FIGHTING FOR MCARTHUR: The Navy and Marine Corps’ Desperate Defense of the Philippines
John Kenneth Galbraith once observed that “immortality can always be assured by adequate error,” and to his list of great men legendary for their mistakes—Richard Nixon and William Westmoreland come to mind—we must add GEN Douglas MacArthur. Like Westmoreland’s, MacArthur’s sublime gifts as a tactical leader did not translate to success in theater command. America’s defense of the Philippines from December 1941 to May 1942, for which MacArthur was responsible, was a failure.
Author Dr. John Gordon is a retired Army officer and now a defense analyst in Washington; if only he wrote with the eye of the former rather than the plodding detail of the latter. The book neither broadens nor deepens scholarship on the dawn of World War II, but reads as a series of after-action reports linked by action verbs, heavy on endless to-the-last-rifle lists of weapons, men, vehicles, units, radios, hour-by-hour unit movements (though a vexing lack of maps), and precise combat losses. This account is light, though, on insight into the central issue: why did Douglas MacArthur behave as he did?
As with every story in which he is involved, MacArthur is at its center. Recalled to active duty as a three-star in 1941 and placed in charge of the Philippines’ defense, he refused to integrate Army air forces with those of the Navy, sneering to the admirals that his planes would not work for a force of “such combat inferiority as your command.” Japanese bomber pilots proceeded to destroy half of the Army aircraft in the Philippines on the first day of the fight, and by day two the Japanese had combat superiority aloft, at sea, and ashore—Cavite Navy Yard in flames, Luzon abandoned, airfields systematically destroyed, American ships sortied to open sea from the now untenable Manila Bay, admirals covered in blood from rescuing wounded sailors themselves. We forget today that the Japanese were then an amphibious force whose techniques and equipment a young “Brute” Krulak had admired. By the end of December 1941 the Japanese had put nearly 100,000 men across the beaches into the Philippines, and they marched into Manila on 2 January 1942.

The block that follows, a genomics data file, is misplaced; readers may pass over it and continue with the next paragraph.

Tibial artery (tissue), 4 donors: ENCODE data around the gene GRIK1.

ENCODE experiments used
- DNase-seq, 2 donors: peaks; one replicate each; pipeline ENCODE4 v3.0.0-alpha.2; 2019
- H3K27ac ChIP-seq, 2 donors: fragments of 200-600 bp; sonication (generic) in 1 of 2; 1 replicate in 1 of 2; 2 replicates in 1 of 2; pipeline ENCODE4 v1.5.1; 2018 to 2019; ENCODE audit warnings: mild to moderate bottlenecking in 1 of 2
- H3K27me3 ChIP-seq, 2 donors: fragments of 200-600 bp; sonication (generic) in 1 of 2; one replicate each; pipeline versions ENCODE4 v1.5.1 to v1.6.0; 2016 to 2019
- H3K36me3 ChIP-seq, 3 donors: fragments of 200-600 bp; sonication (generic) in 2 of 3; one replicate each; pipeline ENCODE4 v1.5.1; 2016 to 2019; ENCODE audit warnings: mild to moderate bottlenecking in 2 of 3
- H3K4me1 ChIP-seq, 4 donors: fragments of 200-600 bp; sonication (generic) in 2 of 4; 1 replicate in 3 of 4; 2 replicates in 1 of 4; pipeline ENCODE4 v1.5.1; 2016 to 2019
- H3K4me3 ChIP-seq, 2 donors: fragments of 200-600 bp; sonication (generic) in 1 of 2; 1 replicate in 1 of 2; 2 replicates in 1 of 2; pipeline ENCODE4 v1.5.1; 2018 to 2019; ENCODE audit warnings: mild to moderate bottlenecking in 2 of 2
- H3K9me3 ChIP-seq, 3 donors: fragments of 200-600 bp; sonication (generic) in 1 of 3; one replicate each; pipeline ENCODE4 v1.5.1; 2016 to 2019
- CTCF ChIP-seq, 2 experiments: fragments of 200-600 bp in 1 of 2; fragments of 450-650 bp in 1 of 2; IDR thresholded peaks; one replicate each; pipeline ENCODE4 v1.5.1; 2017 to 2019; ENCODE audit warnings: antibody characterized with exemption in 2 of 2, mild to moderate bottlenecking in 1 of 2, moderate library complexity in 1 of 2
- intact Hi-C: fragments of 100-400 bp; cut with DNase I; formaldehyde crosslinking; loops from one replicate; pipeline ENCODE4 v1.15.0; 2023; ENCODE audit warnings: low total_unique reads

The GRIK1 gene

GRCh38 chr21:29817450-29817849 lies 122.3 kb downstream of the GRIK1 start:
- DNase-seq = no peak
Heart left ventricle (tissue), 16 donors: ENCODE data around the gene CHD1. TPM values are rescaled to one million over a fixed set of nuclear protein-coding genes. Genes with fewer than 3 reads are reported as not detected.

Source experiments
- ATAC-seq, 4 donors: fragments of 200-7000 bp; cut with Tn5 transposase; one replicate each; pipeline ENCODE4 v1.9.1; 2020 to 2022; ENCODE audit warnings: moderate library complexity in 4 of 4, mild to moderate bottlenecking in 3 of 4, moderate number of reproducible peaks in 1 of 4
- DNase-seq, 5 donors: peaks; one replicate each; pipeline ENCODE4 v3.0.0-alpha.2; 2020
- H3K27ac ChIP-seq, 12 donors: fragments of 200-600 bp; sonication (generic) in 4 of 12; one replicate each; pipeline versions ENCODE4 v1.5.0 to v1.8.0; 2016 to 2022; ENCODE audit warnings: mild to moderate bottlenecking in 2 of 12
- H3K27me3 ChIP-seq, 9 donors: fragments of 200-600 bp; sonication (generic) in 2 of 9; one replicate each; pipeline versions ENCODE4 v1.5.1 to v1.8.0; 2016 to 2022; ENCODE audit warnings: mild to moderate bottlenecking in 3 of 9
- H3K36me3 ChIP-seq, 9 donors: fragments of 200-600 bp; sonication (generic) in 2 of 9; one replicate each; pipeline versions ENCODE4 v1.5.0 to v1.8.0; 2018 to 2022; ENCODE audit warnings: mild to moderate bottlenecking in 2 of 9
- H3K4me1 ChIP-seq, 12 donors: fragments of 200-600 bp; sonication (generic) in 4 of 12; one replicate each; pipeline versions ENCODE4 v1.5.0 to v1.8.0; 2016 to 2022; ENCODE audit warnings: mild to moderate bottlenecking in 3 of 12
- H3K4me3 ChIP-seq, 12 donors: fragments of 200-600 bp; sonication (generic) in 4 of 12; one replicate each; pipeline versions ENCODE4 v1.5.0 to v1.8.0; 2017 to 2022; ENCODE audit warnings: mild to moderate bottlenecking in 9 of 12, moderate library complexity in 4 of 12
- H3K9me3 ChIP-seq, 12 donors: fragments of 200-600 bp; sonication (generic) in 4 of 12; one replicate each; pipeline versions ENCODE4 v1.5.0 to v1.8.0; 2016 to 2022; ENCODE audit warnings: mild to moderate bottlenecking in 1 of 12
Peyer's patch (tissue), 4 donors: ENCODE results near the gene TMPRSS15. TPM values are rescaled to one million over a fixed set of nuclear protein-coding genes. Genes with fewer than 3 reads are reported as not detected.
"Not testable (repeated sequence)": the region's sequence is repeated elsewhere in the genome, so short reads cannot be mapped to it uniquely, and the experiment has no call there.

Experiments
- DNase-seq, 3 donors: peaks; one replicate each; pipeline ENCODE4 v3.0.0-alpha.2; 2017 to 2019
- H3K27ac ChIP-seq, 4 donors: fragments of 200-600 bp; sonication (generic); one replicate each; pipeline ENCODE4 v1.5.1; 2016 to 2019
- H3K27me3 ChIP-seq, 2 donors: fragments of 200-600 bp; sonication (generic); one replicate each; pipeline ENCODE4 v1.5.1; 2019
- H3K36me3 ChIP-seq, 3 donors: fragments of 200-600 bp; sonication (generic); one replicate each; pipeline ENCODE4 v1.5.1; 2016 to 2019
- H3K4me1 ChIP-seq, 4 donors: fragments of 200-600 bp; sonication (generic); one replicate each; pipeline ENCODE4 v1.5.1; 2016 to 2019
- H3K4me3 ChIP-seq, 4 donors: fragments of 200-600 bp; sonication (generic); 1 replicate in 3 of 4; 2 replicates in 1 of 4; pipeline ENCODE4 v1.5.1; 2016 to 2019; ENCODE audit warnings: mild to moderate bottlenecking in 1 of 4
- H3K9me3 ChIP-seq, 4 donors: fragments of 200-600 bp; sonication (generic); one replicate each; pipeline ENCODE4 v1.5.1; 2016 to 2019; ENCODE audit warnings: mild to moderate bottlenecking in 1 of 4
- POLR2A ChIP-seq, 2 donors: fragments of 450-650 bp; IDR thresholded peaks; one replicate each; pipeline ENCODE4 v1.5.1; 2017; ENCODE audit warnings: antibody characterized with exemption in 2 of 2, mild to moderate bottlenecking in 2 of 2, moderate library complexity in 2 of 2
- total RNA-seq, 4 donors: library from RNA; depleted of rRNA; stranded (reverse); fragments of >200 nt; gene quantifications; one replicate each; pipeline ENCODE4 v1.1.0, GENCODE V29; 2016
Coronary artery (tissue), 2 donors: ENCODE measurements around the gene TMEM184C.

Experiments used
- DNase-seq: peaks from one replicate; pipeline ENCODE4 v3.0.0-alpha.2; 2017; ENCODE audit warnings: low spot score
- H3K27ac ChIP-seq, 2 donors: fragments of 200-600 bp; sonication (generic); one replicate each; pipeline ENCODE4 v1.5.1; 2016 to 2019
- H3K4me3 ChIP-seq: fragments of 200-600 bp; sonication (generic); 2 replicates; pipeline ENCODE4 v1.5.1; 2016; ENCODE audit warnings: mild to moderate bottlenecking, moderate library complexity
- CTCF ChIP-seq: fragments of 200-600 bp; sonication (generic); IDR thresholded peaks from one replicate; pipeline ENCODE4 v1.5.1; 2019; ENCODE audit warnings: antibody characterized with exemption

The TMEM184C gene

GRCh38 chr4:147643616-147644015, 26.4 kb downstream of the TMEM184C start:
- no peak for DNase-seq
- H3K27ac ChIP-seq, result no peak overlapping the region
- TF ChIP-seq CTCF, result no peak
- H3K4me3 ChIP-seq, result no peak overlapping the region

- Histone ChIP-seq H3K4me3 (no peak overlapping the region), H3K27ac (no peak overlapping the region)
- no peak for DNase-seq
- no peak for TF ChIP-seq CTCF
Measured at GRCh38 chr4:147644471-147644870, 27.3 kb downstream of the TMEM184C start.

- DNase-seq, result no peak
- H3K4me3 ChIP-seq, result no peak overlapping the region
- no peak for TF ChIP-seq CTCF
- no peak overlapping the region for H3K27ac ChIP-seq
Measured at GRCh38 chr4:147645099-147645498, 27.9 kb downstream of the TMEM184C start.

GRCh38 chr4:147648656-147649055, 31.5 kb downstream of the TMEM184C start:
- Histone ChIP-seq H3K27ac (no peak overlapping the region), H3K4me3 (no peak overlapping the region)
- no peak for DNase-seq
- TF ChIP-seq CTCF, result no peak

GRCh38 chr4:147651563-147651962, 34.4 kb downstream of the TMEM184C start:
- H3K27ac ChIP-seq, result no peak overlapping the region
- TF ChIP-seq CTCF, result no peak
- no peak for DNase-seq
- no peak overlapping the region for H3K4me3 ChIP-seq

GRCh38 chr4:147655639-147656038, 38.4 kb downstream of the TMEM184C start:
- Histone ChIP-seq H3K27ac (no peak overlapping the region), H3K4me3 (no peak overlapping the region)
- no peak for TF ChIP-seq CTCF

The 4th Marine Regiment, the legendary China Marines who had been in Shanghai since 1927, had escaped China just ahead of the Japanese and had moved to the Bataan Peninsula to join the fight. Navy sailors, “perhaps two-thirds of who[m] knew which end of the rifle to present to the enemy,” were sent ashore as a bewildered provisional infantry to work for these Marines under an unusual “naval battalion” fighting construct. Marines are used to going aboard ship, but less accustomed to ensigns as rifle platoon commanders. Those sailors, however, acquitted themselves well, and after only a day or two of training followed Marine units into the hills to take the fight to the Japanese.
As the Philippines fell, MacArthur’s assertions to George Catlett Marshall ranged from the horrifying (“I intend to fight it out to complete destruction”) to the deluded and self-referential (“I broke contact with the enemy without the loss of a man or an ounce of material”) to the outright false (“the situation is now stabilized . . . the immediate danger is over”). In February 1942, in the most infamous action of an infamous career, MacArthur fled the Philippines with wife, child, nanny, and five generals in tow, leaving Army MG Jonathan Wainwright in extremis against both Japan and Washington.
Wainwright, with nowhere else to go, led his North Luzon Force in full retreat south along the Bataan Peninsula. The Japanese trapped him against the sea, and Wainwright’s men began ferrying across Manila Bay to the tiny atoll of Corregidor. Of his roughly 87,000 American and Filipino troops, some 12,500 made it across, starving, exhausted, sick, and scared. The rest were killed or, worse, captured on Bataan and marched into the ugliest chapter of the Pacific war. The defenders of Corregidor held until May, and then to the last man met the same fate. In a moment that strikes to this day at the soul of all Marines, the 4th Marine Regiment’s colors were ceremonially burned on Corregidor on 6 May 1942, and at that moment the China Marines ceased to exist.
Douglas MacArthur lost the Philippines, destroyed the relationship between Army and Navy and, foreshadowing Korea, visited the actual battlefield one time. Men under his command starved due to his outright lies to Marshall about his force totals and subsequent insufficient supply. He ignored the Japanese cerclage tightening around the Philippines and drove the senior admiral—who had dared tell the truth to Washington—out of theater and into bitter retirement. MacArthur’s closed inner circle of yes-men and his changing of facts to suit his narrative would reach full ugly flower at Dai-Ichi 10 years later, with many more men at stake.
It is a mark on the legacies of Franklin D. Roosevelt and George Catlett Marshall that MacArthur’s career was not stopped here, before it became unstoppable. Rather than be relieved of his command and forced into retirement in disgrace, as was warranted, Douglas MacArthur was instead awarded the Medal of Honor for his actions in the Philippines. These were thus the errors of an immortal.
The fine and soldierly Jonathan Wainwright almost starved to death in a Japanese prison camp until freed by the Soviets in 1945, whereupon he was awarded a fourth star. He, too, was awarded the Medal of Honor, despite MacArthur’s active and appalling attempt to deny it to him. Today we see Wainwright in the famous 2 September 1945 photo aboard the USS Missouri (BB 63), a skeletal, ghostly figure left of center. Center front, though, is the immortal American proconsul accepting the instrument of Japanese surrender—five-star General of the Army Douglas C. MacArthur.
ISBN 1612510574, 461 pp.
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